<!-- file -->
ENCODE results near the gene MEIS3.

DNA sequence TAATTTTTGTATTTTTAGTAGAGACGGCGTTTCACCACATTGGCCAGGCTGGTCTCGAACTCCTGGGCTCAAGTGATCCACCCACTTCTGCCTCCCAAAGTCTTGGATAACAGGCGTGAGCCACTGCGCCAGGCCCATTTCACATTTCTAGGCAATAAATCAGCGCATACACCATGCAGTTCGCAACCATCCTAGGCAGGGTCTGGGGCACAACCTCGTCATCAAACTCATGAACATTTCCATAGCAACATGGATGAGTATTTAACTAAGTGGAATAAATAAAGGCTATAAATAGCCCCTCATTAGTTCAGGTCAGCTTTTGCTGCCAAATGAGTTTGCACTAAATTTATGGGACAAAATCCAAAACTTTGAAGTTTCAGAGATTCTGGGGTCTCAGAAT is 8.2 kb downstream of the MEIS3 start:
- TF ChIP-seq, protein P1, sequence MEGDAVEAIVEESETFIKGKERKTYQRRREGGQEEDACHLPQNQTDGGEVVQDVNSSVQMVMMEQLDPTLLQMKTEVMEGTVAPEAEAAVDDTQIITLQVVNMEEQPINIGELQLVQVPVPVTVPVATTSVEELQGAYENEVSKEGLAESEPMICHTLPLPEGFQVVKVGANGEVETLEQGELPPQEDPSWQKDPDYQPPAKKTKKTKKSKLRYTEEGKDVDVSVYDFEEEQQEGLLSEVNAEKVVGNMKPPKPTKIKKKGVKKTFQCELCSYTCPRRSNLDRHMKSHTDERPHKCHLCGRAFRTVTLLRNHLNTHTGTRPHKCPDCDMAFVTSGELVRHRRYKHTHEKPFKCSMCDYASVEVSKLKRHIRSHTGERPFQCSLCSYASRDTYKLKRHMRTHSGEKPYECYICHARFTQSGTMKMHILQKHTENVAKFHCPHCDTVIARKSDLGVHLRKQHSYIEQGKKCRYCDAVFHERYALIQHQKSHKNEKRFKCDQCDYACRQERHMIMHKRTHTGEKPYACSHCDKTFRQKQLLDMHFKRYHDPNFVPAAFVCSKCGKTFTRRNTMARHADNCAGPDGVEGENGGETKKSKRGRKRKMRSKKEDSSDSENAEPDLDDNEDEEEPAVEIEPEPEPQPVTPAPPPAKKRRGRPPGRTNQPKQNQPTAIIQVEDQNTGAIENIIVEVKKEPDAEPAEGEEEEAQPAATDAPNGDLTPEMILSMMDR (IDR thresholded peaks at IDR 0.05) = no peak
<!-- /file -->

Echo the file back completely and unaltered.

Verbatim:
ENCODE results near the gene MEIS3.

DNA sequence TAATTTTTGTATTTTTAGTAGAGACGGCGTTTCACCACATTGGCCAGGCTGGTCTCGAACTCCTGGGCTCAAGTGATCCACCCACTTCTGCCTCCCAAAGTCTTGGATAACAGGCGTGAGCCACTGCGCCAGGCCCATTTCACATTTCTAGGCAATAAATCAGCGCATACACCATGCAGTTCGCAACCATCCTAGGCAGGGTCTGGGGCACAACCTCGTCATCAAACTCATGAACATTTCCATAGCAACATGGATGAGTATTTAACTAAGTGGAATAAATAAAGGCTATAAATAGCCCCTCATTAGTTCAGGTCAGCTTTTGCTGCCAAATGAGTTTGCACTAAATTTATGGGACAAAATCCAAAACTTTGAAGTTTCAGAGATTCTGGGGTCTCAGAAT is 8.2 kb downstream of the MEIS3 start:
- TF ChIP-seq, protein P1, sequence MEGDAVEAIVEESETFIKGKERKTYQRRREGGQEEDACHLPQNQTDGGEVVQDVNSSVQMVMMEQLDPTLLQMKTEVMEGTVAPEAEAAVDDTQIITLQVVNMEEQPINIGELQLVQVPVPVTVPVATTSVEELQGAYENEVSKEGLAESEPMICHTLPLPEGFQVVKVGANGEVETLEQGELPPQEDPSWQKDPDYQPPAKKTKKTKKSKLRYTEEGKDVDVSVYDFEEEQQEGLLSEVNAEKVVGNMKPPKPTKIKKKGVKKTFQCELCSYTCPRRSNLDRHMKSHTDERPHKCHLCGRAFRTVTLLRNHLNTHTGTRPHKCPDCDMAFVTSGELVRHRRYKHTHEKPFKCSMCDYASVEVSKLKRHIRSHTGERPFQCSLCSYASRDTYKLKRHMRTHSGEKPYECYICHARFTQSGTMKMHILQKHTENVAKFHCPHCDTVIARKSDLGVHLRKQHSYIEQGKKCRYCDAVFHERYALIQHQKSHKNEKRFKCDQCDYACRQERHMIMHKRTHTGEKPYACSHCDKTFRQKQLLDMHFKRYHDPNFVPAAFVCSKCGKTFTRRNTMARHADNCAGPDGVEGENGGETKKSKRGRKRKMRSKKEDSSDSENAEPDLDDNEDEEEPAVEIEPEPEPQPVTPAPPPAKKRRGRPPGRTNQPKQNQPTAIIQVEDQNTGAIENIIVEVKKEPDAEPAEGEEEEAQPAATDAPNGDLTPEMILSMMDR (IDR thresholded peaks at IDR 0.05) = no peak